A courtroom scene from 2000
A witness testifies in considered one of the Florida circumstances that led to the U.S. Supreme Court’s Bush v. Gore ruling in 2000. Craig Litten/AFP via Getty Images

This “Article II theory” is taken into account reasonably fringe – but Republicans are advancing it in Pennsylvania.

In September, the Pennsylvania courts agreed with the Democratic Party that as a consequence of COVID-19-related issues, mail-in ballots acquired as much as three days after the election could still be counted, even when the put up workplace uncared for to affix a legible postmark. In October, the state’s Supreme Court then ordered an extension of the receipt deadline for absentee ballots. The GOP challenged this extension in federal courtroom, arguing that Pennsylvania’s Supreme Court was usurping the state legislature’s authority by extending the mail poll deadline.

Upon enchantment, the U.S. Supreme Court twice declined to halt the counting of those late-arriving ballots in Pennsylvania. But it did order that the ballots in query be segregated for a possible post-election challenge.

It is mostly accepted that federal judges ought to defer to a state court’s interpretation of its own state law. But in separate opinions written on behalf of four conservative justices, Justices Brett Kavanaugh and Neil Gorsuch used Rhenquist’s opinion on Bush v. Gore to argue that state courts can’t usurp the position of state legislatures.

In impact, these 4 justices consider Pennsylvania’s high courtroom had no grounds to increase the voting deadline. Should the Supreme Court hear this case once more, Justice Amy Coney Barrett – the conservative jurist who recently replaced the progressive Justice Ruth Bader Ginsburg – may develop into the essential fifth vote essential to overturn the Pennsylvania choice.

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Court victory unlikely

That ruling would invalidate all affected Pennsylvania votes, in addition to votes wherever else in the nation the place courts or directors modified election guidelines to make them extra versatile. That’s hundreds upon hundreds of votes, probably sufficient to alter the election’s end result.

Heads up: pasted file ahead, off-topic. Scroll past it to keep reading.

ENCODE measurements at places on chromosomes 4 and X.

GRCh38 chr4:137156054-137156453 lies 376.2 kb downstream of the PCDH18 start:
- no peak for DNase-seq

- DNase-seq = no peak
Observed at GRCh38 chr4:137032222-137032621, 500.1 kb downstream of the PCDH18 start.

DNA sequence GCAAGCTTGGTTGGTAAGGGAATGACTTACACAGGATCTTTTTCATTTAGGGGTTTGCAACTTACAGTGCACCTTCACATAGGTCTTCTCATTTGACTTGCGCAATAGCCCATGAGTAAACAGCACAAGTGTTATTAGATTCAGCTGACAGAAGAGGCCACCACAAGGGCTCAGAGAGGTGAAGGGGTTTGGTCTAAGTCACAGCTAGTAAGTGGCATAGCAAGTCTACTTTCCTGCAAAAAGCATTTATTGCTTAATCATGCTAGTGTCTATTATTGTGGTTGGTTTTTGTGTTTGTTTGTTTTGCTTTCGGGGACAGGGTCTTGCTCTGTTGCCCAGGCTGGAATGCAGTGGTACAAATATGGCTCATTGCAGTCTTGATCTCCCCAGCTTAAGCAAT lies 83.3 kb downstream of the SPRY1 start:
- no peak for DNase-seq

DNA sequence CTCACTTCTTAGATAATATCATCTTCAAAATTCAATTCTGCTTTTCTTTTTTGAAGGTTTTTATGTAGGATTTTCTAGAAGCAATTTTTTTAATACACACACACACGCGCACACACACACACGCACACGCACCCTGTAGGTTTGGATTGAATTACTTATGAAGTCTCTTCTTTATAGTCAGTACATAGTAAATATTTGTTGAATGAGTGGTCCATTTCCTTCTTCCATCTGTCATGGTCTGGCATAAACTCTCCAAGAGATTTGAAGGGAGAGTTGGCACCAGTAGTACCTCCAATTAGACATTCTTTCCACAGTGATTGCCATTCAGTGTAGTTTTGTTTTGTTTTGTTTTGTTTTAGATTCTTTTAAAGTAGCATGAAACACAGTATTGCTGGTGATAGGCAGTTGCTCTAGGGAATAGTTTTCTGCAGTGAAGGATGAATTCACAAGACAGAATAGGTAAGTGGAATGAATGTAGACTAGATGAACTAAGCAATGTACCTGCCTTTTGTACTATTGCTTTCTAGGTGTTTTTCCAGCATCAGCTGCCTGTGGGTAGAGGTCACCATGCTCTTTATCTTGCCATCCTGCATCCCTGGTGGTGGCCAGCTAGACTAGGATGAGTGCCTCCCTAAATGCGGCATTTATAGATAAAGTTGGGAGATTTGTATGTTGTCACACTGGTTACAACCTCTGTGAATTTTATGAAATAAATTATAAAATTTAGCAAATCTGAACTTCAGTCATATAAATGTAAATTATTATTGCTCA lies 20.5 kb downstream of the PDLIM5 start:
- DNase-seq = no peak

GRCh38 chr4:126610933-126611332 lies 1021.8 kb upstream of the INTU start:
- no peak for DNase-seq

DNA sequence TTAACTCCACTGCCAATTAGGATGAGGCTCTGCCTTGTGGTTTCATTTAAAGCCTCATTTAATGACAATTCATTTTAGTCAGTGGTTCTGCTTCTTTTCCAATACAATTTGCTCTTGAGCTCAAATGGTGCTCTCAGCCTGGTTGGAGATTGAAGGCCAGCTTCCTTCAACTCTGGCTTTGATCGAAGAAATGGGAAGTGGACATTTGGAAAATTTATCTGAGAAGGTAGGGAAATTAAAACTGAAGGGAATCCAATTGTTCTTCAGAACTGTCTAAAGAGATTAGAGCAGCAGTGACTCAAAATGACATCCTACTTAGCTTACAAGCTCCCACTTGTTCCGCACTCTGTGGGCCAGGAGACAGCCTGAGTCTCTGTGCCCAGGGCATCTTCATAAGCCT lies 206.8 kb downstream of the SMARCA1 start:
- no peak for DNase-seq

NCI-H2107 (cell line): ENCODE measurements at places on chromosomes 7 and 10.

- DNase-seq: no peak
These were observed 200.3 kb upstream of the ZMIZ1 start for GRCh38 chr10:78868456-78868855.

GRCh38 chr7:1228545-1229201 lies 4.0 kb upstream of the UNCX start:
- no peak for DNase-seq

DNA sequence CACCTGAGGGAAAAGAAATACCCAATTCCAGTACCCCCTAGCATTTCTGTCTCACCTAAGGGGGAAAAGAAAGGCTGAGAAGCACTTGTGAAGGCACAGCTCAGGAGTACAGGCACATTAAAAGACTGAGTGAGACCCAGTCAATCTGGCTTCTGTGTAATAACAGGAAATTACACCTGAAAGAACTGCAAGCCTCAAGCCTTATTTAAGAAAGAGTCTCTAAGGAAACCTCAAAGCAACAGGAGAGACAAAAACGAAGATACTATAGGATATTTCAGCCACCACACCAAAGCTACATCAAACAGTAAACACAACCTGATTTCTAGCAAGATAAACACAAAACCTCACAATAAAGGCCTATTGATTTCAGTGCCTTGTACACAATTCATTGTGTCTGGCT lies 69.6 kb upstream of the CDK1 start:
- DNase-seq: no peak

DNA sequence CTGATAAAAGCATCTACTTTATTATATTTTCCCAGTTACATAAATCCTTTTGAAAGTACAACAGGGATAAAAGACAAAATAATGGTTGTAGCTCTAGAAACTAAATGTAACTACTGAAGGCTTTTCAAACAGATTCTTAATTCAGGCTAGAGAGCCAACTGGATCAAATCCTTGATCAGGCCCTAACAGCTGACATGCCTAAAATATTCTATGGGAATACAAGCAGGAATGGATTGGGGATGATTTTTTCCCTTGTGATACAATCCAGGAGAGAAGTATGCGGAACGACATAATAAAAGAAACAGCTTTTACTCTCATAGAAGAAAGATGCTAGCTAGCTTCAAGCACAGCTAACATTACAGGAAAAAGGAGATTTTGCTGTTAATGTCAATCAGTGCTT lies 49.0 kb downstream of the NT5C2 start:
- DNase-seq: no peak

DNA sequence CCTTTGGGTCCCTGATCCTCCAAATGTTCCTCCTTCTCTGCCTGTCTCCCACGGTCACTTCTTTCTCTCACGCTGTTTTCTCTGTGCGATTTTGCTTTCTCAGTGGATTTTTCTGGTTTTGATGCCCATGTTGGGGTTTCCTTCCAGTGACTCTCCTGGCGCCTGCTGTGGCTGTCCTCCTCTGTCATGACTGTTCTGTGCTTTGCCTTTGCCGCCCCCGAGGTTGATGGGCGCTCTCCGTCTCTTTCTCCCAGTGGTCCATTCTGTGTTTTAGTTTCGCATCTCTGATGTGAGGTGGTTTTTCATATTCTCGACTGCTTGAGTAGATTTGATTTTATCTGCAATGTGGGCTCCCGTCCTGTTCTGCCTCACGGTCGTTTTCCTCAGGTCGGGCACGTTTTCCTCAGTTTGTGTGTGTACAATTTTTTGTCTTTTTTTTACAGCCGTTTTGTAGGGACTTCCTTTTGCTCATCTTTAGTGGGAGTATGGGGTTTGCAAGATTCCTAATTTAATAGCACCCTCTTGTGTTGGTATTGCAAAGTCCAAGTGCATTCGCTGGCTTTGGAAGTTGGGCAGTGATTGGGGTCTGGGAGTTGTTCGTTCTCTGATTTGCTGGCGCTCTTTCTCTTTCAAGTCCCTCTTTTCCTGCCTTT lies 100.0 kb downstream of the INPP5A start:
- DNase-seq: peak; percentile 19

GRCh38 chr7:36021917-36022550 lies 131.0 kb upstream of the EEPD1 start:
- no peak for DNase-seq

That end result may very well be catastrophic for public confidence in each the Supreme Court and the American electoral course of.

These lawsuits may theoretically cease the election from being certified by the Electoral College per the normal procedure. But extra doubtless, if the fits had any traction, they might be resolved shortly to satisfy the Electoral College’s Dec. 12 deadline.

People in Pennsylvania process votes in 2020
Pennsylvania election staff course of ballots, Nov. 4, 2020. AP Photo/Matt Slocum

This state of affairs seems to be more and more much less doubtless. After profitable Wisconsin and Michigan, Joe Biden has a lot of credible paths to the essential 270 Electoral College votes with out Pennsylvania. If that occurs, a Supreme Court ruling there wouldn’t change the end result of the 2020 election – although it may set an vital precedent for later elections.

If there’s a Trump loss that doesn’t hinge on Pennsylvania, the Supreme Court might also decline to listen to his case. As a rule, the courtroom is reluctant to decide points until it has to.

More Trump authorized challenges in North Carolina, Georgia and Michigan are involving the courts on this election. But this litigation won’t be able to reverse a decisive, multi-state Electoral College win.

Steven Mulroy, Law Professor in Constitutional Law, Criminal Law, Election Law, University of Memphis

This article is republished from The Conversation beneath a Creative Commons license. Read the original article.


Charlene is a Bay Area journalist who hails from the small community of Fresno. Drawing from her experience writing for her college paper, Charlene continues to advocate for free press and local journalism. She also volunteers in all the beach cleanups she can because she loves the water.